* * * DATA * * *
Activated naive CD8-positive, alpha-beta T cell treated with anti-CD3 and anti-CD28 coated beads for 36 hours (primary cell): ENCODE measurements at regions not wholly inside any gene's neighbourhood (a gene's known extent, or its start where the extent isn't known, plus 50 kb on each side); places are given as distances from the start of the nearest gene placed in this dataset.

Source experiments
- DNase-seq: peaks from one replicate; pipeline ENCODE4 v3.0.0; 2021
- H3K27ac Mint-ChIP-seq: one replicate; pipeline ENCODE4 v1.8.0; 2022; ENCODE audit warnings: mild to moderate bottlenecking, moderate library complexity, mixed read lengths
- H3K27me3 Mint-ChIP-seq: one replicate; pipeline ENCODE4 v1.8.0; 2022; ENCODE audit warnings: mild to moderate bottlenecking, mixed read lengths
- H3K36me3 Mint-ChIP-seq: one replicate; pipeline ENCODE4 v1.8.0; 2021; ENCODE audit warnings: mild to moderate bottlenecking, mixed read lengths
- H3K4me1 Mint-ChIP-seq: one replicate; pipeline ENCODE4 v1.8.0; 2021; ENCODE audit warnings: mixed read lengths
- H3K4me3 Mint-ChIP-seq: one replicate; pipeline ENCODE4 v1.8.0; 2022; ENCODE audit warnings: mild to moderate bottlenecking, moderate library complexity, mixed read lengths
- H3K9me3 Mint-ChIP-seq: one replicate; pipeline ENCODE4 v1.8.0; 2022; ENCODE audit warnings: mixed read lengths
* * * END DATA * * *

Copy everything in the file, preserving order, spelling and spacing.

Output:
Activated naive CD8-positive, alpha-beta T cell treated with anti-CD3 and anti-CD28 coated beads for 36 hours (primary cell): ENCODE measurements at regions not wholly inside any gene's neighbourhood (a gene's known extent, or its start where the extent isn't known, plus 50 kb on each side); places are given as distances from the start of the nearest gene placed in this dataset.

Source experiments
- DNase-seq: peaks from one replicate; pipeline ENCODE4 v3.0.0; 2021
- H3K27ac Mint-ChIP-seq: one replicate; pipeline ENCODE4 v1.8.0; 2022; ENCODE audit warnings: mild to moderate bottlenecking, moderate library complexity, mixed read lengths
- H3K27me3 Mint-ChIP-seq: one replicate; pipeline ENCODE4 v1.8.0; 2022; ENCODE audit warnings: mild to moderate bottlenecking, mixed read lengths
- H3K36me3 Mint-ChIP-seq: one replicate; pipeline ENCODE4 v1.8.0; 2021; ENCODE audit warnings: mild to moderate bottlenecking, mixed read lengths
- H3K4me1 Mint-ChIP-seq: one replicate; pipeline ENCODE4 v1.8.0; 2021; ENCODE audit warnings: mixed read lengths
- H3K4me3 Mint-ChIP-seq: one replicate; pipeline ENCODE4 v1.8.0; 2022; ENCODE audit warnings: mild to moderate bottlenecking, moderate library complexity, mixed read lengths
- H3K9me3 Mint-ChIP-seq: one replicate; pipeline ENCODE4 v1.8.0; 2022; ENCODE audit warnings: mixed read lengths